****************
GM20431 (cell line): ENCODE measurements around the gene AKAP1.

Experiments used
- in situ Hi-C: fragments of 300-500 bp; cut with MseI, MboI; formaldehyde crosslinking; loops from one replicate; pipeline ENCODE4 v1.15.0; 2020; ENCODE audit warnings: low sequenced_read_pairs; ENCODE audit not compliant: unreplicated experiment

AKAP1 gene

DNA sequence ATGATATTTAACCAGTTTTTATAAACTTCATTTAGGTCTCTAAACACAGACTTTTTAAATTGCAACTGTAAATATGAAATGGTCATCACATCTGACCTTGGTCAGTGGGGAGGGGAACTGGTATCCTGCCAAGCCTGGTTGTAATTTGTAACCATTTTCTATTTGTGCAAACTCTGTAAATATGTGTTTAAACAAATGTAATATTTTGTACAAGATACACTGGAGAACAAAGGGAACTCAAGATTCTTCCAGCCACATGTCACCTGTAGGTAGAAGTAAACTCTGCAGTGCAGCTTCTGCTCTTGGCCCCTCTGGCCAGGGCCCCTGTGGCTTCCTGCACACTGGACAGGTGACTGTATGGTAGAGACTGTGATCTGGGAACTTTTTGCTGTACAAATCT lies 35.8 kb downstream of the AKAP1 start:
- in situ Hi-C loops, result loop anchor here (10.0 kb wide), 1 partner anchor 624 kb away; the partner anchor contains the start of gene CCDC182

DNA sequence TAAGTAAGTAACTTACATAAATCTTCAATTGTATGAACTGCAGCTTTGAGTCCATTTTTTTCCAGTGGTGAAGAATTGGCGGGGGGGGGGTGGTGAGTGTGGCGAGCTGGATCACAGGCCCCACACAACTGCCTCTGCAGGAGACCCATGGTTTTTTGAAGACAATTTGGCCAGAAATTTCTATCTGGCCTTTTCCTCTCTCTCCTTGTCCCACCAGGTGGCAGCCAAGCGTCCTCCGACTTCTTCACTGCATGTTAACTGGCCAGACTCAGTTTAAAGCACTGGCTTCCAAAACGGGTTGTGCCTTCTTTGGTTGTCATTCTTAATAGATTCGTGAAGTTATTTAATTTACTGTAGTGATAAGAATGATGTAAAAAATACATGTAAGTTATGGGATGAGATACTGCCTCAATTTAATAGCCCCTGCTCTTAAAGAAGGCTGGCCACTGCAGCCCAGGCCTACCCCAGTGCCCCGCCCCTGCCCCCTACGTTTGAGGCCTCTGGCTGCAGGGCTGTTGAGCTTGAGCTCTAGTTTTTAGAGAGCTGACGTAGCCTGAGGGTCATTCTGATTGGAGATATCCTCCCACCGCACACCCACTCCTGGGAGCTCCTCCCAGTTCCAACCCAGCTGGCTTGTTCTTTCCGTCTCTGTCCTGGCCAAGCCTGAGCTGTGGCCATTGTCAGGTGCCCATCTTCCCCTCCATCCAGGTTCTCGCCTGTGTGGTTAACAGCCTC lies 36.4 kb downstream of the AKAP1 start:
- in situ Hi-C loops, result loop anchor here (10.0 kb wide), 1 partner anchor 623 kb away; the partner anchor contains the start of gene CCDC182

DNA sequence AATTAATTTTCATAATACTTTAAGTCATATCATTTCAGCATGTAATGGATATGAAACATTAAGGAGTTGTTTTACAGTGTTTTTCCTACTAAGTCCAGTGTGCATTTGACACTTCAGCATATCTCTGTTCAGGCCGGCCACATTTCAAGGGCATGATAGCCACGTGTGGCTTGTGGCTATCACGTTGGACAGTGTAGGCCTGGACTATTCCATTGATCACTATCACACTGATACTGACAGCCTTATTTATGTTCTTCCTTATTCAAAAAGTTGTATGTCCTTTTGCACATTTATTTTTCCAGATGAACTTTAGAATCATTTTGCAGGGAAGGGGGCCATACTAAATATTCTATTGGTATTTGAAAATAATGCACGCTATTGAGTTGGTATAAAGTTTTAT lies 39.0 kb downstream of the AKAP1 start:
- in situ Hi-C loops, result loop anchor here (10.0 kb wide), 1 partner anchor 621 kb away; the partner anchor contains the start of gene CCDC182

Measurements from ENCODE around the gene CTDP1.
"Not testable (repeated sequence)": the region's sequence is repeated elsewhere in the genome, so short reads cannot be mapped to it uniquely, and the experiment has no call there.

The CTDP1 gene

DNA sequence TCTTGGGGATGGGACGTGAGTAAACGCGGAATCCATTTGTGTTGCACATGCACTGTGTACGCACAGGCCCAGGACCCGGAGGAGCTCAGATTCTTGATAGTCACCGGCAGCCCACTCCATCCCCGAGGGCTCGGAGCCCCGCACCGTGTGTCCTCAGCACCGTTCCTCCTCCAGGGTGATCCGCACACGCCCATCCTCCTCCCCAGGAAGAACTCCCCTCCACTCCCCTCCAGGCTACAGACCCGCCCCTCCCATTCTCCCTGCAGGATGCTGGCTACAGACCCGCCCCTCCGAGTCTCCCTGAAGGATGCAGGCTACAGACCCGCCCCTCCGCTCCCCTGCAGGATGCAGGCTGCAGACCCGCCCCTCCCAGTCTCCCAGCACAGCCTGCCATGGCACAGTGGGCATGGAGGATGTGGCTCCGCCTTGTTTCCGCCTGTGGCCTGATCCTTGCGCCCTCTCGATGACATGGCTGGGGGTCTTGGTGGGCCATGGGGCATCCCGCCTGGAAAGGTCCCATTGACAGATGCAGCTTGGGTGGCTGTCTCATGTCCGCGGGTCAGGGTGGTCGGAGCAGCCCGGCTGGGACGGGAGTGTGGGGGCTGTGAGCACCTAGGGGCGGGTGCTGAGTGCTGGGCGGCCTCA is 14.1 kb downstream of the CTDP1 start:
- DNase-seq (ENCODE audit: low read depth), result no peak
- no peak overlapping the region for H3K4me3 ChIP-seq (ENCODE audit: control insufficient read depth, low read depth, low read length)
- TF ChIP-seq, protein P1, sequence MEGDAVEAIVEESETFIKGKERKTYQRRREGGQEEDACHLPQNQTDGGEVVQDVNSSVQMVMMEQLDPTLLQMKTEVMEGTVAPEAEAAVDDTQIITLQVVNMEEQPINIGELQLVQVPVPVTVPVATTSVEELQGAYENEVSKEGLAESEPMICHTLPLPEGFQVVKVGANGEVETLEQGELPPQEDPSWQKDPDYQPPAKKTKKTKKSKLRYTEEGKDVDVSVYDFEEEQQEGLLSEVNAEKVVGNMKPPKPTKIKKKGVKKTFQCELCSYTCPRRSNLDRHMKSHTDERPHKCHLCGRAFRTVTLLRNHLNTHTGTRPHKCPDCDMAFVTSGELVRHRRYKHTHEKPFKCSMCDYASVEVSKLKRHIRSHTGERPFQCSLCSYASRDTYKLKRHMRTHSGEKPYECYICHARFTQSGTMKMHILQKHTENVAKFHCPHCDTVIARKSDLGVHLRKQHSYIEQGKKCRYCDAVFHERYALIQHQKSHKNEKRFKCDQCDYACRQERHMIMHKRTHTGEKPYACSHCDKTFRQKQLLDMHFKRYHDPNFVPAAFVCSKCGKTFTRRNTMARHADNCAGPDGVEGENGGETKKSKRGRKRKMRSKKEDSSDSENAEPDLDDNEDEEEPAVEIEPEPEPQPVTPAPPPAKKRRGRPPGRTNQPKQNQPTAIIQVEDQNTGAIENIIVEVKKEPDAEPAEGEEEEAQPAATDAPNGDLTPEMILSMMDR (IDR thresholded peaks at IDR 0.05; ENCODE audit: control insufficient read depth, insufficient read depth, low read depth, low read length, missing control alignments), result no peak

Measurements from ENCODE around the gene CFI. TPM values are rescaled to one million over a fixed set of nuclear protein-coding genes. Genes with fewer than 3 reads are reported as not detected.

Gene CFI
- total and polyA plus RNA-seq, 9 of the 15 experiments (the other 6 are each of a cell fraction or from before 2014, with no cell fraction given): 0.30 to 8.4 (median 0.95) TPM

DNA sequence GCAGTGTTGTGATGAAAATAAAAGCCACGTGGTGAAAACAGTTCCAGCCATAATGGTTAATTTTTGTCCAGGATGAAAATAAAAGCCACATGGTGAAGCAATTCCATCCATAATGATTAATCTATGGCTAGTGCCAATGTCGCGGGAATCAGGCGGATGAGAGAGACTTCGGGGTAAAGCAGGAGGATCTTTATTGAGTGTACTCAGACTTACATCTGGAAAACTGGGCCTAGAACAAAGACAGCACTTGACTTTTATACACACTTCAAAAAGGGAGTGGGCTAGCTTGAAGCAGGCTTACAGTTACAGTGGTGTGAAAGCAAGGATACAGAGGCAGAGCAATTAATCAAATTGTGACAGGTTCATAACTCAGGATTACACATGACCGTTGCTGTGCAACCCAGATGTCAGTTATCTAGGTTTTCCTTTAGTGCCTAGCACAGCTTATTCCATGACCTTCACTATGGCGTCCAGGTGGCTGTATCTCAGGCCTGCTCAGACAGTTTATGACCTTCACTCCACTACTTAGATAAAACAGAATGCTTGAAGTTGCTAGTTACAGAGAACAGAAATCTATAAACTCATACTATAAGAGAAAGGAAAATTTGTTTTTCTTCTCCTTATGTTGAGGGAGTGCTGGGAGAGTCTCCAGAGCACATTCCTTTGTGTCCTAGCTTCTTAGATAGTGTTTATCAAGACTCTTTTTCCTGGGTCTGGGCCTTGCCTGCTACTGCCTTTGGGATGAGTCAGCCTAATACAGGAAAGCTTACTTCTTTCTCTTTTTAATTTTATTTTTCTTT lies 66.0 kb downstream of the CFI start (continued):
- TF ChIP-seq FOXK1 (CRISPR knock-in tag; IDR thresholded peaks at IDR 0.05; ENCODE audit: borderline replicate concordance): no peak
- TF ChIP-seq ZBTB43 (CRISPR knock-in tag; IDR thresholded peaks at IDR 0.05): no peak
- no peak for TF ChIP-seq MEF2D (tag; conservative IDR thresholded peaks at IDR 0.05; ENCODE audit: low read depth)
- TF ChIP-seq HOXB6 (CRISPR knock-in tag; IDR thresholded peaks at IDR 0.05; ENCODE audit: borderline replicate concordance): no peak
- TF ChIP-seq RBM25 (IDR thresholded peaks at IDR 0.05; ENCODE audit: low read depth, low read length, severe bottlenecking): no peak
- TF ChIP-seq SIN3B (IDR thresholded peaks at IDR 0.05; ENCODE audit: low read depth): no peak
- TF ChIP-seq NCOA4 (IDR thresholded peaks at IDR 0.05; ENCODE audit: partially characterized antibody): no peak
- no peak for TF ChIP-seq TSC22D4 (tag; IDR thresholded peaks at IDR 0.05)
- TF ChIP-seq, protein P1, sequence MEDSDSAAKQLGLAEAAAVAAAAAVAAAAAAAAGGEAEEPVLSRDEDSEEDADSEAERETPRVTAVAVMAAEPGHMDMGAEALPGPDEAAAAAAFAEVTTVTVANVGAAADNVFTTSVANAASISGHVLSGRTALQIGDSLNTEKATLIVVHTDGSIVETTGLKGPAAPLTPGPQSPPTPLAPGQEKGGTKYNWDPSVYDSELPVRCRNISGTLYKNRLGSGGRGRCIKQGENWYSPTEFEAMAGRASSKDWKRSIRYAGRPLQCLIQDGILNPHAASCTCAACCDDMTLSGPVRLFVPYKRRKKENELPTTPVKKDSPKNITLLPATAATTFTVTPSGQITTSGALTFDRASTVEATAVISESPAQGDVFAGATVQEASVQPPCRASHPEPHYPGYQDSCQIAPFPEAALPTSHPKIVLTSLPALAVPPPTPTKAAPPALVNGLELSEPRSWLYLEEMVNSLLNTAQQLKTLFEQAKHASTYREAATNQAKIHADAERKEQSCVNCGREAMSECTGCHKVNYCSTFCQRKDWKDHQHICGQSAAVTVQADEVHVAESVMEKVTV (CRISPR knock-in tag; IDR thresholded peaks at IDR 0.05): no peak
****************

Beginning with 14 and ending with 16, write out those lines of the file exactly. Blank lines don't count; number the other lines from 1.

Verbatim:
DNA sequence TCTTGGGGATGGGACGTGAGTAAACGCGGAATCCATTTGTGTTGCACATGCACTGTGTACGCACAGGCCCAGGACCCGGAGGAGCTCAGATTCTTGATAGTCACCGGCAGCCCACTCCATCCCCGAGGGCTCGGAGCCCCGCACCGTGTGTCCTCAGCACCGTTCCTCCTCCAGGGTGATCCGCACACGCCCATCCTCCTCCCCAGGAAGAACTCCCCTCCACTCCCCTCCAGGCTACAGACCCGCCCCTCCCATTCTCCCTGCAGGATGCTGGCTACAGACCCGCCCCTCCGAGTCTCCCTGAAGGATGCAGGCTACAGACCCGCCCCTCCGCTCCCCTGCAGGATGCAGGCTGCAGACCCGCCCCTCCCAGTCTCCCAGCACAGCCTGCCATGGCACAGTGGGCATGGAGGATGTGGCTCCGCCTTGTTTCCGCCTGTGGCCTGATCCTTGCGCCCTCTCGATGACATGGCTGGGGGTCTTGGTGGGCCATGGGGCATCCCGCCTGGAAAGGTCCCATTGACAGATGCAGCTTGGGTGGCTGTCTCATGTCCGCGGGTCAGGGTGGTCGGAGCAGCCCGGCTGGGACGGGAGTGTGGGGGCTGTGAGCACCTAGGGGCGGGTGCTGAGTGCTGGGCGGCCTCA is 14.1 kb downstream of the CTDP1 start:
- DNase-seq (ENCODE audit: low read depth), result no peak
- no peak overlapping the region for H3K4me3 ChIP-seq (ENCODE audit: control insufficient read depth, low read depth, low read length)